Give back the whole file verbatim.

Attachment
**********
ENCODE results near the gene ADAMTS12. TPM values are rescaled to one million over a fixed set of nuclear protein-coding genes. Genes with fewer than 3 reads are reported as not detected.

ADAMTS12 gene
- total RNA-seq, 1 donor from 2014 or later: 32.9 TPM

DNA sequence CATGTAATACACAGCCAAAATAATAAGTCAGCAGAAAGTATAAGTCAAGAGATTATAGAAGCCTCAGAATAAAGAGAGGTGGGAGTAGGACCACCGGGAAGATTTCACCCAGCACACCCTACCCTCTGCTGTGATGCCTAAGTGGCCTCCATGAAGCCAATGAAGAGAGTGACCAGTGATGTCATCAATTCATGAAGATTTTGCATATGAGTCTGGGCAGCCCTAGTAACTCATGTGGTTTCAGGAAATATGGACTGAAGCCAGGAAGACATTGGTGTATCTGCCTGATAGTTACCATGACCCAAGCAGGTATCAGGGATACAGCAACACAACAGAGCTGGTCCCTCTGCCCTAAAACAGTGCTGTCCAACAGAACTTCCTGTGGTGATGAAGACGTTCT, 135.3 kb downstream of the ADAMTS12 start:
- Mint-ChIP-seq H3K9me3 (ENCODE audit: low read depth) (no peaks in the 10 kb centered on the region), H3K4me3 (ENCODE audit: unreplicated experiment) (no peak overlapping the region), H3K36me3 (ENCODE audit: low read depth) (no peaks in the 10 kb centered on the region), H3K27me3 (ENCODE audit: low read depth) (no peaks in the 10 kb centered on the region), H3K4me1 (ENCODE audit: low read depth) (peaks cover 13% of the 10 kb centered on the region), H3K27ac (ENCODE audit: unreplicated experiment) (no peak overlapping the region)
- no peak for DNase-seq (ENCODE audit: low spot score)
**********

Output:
ENCODE results near the gene ADAMTS12. TPM values are rescaled to one million over a fixed set of nuclear protein-coding genes. Genes with fewer than 3 reads are reported as not detected.

ADAMTS12 gene
- total RNA-seq, 1 donor from 2014 or later: 32.9 TPM

DNA sequence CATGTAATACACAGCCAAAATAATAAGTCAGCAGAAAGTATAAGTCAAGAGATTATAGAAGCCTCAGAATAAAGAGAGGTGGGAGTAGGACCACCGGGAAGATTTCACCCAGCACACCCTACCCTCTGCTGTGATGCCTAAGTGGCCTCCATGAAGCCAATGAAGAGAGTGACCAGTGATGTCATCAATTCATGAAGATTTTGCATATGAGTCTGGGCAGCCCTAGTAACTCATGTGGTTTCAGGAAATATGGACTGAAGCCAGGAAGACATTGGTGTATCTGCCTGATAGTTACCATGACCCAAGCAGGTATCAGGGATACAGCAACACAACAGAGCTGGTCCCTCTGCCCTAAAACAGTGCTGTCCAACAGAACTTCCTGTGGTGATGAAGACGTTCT, 135.3 kb downstream of the ADAMTS12 start:
- Mint-ChIP-seq H3K9me3 (ENCODE audit: low read depth) (no peaks in the 10 kb centered on the region), H3K4me3 (ENCODE audit: unreplicated experiment) (no peak overlapping the region), H3K36me3 (ENCODE audit: low read depth) (no peaks in the 10 kb centered on the region), H3K27me3 (ENCODE audit: low read depth) (no peaks in the 10 kb centered on the region), H3K4me1 (ENCODE audit: low read depth) (peaks cover 13% of the 10 kb centered on the region), H3K27ac (ENCODE audit: unreplicated experiment) (no peak overlapping the region)
- no peak for DNase-seq (ENCODE audit: low spot score)